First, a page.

The North Carolina legislature on July 2, 2012, overrode the governor’s veto to pass the state’s first fracking legislation. Senate Bill 820 was originally passed by the Republican legislature on June 21, but vetoed by Governor Beverly Perdue, a Democrat, on July 1. She said she supported fracking, but that the legislation contained insufficient environmental safeguards. Aided by an accidental vote in the House of Representatives, however, the Senate and House were able to muster the required three-fifths majorities to override her veto.
Senate Bill 820 creates the North Carolina Mining & Energy Commission of the Department of Environment & Natural Resources, and gives this commission the power to regulate fracking. It prohibits certain chemicals and constituents, including diesel fuel, in fracking fluids; requires the disclosure of all chemicals and constituents in fracking fluids, with an exception for trade secrets; requires the implementation of water and wastewater management plans; requires measures to mitigate impacts on infrastructure; requires safety devices and protocols; and requires notice, recordkeeping, and reporting. It also establishes a presumption that any water contamination within 5,000 feet of a wellhead is the responsibility of the well operator. This presumption can be rebutted by evidence that the contamination predated the drilling activity, based on a pre-drilling water test; that the operator was denied access to conduct a pre-drilling water test; or that the contamination was caused by something other than the drilling activity.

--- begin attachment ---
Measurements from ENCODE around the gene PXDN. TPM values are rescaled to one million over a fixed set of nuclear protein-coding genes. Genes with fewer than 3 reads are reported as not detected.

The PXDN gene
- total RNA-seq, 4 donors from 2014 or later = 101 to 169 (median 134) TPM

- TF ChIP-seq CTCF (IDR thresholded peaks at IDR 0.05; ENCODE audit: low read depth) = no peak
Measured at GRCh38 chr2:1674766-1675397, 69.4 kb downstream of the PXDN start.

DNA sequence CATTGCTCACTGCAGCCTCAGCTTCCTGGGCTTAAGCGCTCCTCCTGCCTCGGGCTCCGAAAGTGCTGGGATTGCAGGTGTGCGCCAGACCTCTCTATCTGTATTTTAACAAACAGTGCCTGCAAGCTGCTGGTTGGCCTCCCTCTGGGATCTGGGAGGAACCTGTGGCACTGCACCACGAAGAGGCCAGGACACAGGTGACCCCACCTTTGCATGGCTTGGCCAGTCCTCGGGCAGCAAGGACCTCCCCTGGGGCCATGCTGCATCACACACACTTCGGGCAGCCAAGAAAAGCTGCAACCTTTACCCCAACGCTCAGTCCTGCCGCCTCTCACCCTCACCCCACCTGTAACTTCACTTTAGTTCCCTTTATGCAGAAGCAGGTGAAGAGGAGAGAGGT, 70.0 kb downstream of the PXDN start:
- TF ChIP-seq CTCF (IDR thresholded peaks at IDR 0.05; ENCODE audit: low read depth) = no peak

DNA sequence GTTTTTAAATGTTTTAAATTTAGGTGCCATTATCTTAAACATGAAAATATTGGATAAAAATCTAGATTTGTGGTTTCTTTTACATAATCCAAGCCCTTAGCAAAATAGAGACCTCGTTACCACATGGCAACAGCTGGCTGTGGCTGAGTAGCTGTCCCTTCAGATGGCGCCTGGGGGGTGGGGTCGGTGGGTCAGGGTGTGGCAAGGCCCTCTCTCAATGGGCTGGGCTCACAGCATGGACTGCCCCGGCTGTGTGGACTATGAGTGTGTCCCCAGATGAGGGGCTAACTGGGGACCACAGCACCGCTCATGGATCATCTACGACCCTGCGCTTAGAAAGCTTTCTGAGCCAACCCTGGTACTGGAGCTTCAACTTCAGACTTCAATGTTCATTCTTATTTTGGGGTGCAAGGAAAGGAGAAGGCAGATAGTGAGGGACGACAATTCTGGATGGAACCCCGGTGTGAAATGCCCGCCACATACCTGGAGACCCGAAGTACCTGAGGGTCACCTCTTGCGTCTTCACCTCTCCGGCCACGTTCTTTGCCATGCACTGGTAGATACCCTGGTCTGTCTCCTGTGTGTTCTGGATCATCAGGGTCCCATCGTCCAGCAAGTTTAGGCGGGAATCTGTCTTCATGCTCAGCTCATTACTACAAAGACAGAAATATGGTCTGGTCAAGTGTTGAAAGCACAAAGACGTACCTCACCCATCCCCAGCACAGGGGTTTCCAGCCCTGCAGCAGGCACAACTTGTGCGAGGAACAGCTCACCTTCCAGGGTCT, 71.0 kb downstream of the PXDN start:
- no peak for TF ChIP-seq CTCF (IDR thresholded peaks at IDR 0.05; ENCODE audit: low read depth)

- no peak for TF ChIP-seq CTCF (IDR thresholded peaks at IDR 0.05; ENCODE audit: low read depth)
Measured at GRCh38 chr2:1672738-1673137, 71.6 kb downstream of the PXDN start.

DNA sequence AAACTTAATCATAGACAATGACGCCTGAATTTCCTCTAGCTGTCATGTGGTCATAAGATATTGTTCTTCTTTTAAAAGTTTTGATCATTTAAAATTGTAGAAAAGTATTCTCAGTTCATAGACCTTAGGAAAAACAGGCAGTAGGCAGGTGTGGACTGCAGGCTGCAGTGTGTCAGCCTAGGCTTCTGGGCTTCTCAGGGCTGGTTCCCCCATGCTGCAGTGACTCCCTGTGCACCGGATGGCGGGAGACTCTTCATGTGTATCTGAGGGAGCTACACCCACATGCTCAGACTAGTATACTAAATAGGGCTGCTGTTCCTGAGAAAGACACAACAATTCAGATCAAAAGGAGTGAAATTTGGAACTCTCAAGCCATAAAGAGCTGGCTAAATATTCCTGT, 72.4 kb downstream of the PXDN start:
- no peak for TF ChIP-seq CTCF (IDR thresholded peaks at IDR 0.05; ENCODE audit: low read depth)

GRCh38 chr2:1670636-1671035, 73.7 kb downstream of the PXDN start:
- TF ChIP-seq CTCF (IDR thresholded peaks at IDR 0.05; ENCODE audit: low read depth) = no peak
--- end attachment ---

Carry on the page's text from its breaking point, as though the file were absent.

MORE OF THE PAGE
The new Mining & Energy Commission will consist of 15 members, including two members of a nongovernmental conservation interest, two representatives of the mining industry, two local elected officials, a representative of a publicly traded natural-gas company, a geologist, an engineer, and an attorney. Once the commission is formed, it will develop fracking regulations consistent with this legislation. The first drilling permits are not expected to be issued until 2014, at the earliest.
According to a recent U.S. Geological Survey, North Carolina contains 1.7 trillion cubic feet of natural gas in the Deep River Basin in Lee, Chatham, and Moore Counties in central North Carolina. USGS Releases Unconventional Gas Estimates for Five East Coast Basins, June 20, 2012. Based on 2010 consumption rates in North Carolina, that is a 5.6 year supply of natural gas.